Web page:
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Matt Smith

Matt Smith

Taking a voyage across the world of energy with ClipperData’s Director of Commodity Research. Follow on Twitter @ClipperData, @mattvsmith01

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Expect Much Tighter Oil Markets

As oil prices hover close to multi-year highs, Saudi's Oil Minister has hit the wires saying that OPEC 'shouldn't be complacent and listen to some of the noise such as mission accomplished' . Just as we learned earlier in this economic cycle via 'don't fight the Fed', we too should take heed: 'Don't fight the Falih'.

Year-to-date, U.S. crude inventories have risen by 3 million barrels, compared to 53 million barrels for the same period last year. Our seasonal Q1 build has been distinctly errant.

While a number of factors can be assigned for such a lack of upward trajectory (higher exports, stronger refinery runs, lower waterborne imports), the slashing of crude flows to the U.S. from Saudi Arabia has also played a part. Saudi crude deliveries were down over 50 million barrels year-on-year in Q1, a third consecutive quarter of considerably lower year-on-year imports.

The aforementioned combo of higher exports, stronger refinery runs and lower waterborne imports have colluded to leave Q1 U.S. crude inventories 110 million barrels lower than end-March last year. (Granted, this is from a high-water mark indeed - the absolute record of U.S. crude inventories at 535.54 million barrels, but hey).

(Click to enlarge)

In 2017, Saudi crude deliveries to the U.S. dropped by 160,000 bpd versus the prior year. Meanwhile, total OPEC deliveries to U.S. shores in both 2016 and 2017 averaged ~3.2 million barrels per day, with imports last year really strong in the first half of the year, before taking a dive in the second half (hark, below).

In Q1 of this year, OPEC deliveries averaged close to 2.7 million bpd, down nearly 20 percent on year-ago levels and the lowest quarter since Q3 2015. This is both a combination of OPEC reining in supplies, and a lesser need from U.S. refiners for OPEC barrels, as they lean as heavy as they can on soaking up rising domestic production. Related: Can Japan Dodge Trump’s Trade War?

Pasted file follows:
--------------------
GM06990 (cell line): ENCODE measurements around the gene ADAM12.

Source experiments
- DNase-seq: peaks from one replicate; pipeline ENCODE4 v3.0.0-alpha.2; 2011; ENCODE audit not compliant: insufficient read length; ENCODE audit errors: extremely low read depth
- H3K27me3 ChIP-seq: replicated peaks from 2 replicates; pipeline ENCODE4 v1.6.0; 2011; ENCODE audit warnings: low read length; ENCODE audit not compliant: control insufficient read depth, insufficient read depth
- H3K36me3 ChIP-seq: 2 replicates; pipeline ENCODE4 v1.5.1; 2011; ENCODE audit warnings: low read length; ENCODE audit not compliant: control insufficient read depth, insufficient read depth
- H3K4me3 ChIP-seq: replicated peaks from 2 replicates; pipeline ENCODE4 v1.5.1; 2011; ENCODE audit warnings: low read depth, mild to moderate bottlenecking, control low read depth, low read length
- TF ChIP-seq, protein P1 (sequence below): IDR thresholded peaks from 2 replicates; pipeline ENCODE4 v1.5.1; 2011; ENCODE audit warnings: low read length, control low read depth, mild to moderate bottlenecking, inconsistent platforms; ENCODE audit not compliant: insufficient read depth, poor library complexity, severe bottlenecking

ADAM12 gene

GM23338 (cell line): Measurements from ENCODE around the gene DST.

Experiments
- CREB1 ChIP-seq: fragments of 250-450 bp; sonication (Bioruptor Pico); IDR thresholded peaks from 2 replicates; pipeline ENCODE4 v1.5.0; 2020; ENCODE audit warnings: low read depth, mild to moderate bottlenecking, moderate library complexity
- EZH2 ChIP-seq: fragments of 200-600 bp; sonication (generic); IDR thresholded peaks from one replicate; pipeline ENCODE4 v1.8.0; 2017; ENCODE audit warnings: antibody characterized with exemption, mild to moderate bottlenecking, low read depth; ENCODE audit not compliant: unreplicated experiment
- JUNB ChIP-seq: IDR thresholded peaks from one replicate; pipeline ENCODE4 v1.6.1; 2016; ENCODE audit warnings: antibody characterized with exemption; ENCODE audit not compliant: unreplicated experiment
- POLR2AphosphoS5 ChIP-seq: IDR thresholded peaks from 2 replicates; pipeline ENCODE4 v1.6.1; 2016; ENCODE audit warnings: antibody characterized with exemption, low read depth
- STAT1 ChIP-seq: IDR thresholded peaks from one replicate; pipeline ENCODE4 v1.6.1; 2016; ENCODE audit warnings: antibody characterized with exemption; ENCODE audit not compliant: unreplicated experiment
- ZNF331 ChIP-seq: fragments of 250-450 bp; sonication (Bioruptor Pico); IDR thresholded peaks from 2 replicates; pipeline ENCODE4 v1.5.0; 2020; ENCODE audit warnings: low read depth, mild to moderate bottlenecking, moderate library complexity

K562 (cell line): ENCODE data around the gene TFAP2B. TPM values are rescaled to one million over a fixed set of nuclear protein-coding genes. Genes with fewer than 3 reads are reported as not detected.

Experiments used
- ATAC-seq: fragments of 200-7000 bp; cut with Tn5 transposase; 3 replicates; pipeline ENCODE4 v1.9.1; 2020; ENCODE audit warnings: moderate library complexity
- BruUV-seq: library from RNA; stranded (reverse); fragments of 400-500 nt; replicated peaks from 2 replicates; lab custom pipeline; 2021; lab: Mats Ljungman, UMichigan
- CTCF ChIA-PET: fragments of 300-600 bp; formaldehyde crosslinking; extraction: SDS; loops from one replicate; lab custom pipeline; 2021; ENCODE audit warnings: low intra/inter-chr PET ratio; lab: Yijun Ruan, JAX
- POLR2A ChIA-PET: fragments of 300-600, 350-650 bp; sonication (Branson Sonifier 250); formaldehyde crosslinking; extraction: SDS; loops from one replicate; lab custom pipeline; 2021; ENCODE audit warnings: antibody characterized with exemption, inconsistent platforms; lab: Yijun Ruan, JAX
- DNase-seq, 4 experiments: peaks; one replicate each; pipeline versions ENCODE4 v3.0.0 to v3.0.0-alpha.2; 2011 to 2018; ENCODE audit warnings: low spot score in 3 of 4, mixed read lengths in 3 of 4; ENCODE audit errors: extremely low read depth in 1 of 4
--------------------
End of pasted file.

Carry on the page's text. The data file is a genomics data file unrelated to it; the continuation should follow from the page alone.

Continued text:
(Click to enlarge)

The strength in OPEC flows into the U.S. early last year is indicative of the broader strength in total OPEC exports. Through the first seven months of 2017, OPEC on the aggregate had only taken ~60 million barrels off the market versus the October 2016 reference level. Related: Oil Prices Dip On Crude, Gasoline Build

In Q3 and Q4, however, they knuckled down, closing out the year having removed the best part of 200 million barrels off the market. This was not only driven by lower Saudi exports, but also by compliance from the likes of Kuwait, and amid production struggles of Venezuela, Angola and Iran.

The trend has continued with gusto through the first quarter of 2018, closing in on 250 million barrels - helping to illustrate why OPEC's goal of lowering inventories to the five-year average is now within its grasp.

Given ongoing rhetoric from Khalid al-Falih about 'not becoming complacent', we should expect the market to continue to tighten, with Saudi maintaining its grip.

(Click to enlarge)

By Matt Smith

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  • Mamdouh G Salameh on April 25 2018 said:
    OPEC members should heed the advice of Saudi oil minister Khalid al-Falih. Mr al-Falih pointedly rebutted the claim “mission accomplished” which was first used by the International Energy Agency’s (IEA) to indicate that the global oil market is now re-balanced. He knew that the IEA’s objective was to seduce the OPEC members into believing that this is the case but the Saudi oil minister has seen through that ploy. He previously rebuked the IEA publicly during the Economic Forum in Davos, Switzerland for its continuous hyping about US shale oil.

    There is some correlation between the decline in Saudi and OPEC crude oil exports to the United States and the almost equivalent decline in US oil inventories since last year.
    This might go a long way towards explaining how the US was using a build in US crude oil inventories to manipulate oil prices.

    Yet, President Trump did not hesitate to accuse OPEC of manipulating oil prices when it was, in fact, exercising its right to defend the interests of its members.

    Dr Mamdouh G Salameh
    International Oil Economist
    Visiting Professor of Energy Economics at ESCP Europe Business School, London

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